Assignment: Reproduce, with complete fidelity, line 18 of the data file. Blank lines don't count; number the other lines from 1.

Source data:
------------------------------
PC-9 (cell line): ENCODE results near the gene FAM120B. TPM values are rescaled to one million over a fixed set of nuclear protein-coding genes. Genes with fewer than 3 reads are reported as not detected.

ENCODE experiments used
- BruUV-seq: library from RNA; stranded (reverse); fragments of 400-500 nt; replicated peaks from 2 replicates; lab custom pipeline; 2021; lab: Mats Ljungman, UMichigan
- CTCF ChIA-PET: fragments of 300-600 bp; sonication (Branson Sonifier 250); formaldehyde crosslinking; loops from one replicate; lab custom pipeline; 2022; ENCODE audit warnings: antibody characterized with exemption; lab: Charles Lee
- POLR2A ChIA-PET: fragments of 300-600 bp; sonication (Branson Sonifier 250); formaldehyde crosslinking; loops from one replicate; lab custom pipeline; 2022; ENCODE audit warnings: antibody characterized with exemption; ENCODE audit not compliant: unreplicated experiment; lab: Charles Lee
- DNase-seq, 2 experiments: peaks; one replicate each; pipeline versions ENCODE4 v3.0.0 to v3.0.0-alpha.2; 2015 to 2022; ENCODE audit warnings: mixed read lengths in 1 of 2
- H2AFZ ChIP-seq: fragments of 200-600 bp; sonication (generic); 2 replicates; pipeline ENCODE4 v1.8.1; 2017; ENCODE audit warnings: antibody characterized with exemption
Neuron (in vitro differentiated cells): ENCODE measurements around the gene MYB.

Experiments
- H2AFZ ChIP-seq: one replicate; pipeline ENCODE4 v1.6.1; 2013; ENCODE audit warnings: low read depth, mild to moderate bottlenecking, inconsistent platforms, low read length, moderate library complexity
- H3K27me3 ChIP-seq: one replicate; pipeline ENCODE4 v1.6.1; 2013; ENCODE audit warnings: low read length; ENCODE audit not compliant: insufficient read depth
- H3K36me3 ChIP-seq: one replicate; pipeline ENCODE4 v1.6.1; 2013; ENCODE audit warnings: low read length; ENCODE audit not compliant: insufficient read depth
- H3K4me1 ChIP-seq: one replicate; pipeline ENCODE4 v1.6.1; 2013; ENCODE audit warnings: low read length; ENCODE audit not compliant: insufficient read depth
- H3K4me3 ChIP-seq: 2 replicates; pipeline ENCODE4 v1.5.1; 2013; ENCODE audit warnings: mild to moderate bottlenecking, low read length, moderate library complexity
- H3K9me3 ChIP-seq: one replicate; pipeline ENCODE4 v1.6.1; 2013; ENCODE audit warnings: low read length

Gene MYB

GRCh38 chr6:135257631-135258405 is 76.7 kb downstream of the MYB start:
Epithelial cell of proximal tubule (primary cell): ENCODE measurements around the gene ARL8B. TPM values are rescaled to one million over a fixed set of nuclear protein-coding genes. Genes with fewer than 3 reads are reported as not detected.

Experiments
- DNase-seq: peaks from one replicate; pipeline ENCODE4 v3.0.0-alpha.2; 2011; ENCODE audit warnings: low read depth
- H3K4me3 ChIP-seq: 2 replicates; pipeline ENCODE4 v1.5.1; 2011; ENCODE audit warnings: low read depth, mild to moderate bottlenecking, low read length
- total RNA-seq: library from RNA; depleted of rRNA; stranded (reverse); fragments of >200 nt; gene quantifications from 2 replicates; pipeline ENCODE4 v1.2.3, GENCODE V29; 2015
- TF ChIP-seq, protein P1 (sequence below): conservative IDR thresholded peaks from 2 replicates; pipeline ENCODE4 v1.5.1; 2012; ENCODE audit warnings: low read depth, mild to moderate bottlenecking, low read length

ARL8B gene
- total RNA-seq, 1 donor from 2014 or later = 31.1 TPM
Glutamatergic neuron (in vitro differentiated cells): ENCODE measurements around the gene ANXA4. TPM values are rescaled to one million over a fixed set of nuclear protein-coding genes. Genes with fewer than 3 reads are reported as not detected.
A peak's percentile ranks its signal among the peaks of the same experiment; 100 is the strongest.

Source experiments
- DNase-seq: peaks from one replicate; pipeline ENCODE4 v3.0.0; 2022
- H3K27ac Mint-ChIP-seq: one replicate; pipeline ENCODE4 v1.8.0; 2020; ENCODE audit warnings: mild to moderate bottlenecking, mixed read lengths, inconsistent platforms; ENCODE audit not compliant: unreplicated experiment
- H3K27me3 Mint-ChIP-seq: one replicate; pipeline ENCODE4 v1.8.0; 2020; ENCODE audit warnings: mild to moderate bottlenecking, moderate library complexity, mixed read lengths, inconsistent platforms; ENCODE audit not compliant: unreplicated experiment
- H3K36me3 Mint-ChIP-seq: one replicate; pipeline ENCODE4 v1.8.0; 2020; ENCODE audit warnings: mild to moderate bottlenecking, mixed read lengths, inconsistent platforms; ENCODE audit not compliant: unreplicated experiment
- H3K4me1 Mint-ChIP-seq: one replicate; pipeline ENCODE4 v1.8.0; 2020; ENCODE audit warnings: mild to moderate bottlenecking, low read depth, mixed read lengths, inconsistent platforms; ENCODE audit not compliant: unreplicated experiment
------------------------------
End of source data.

Epithelial cell of proximal tubule (primary cell): ENCODE measurements around the gene ARL8B. TPM values are rescaled to one million over a fixed set of nuclear protein-coding genes. Genes with fewer than 3 reads are reported as not detected.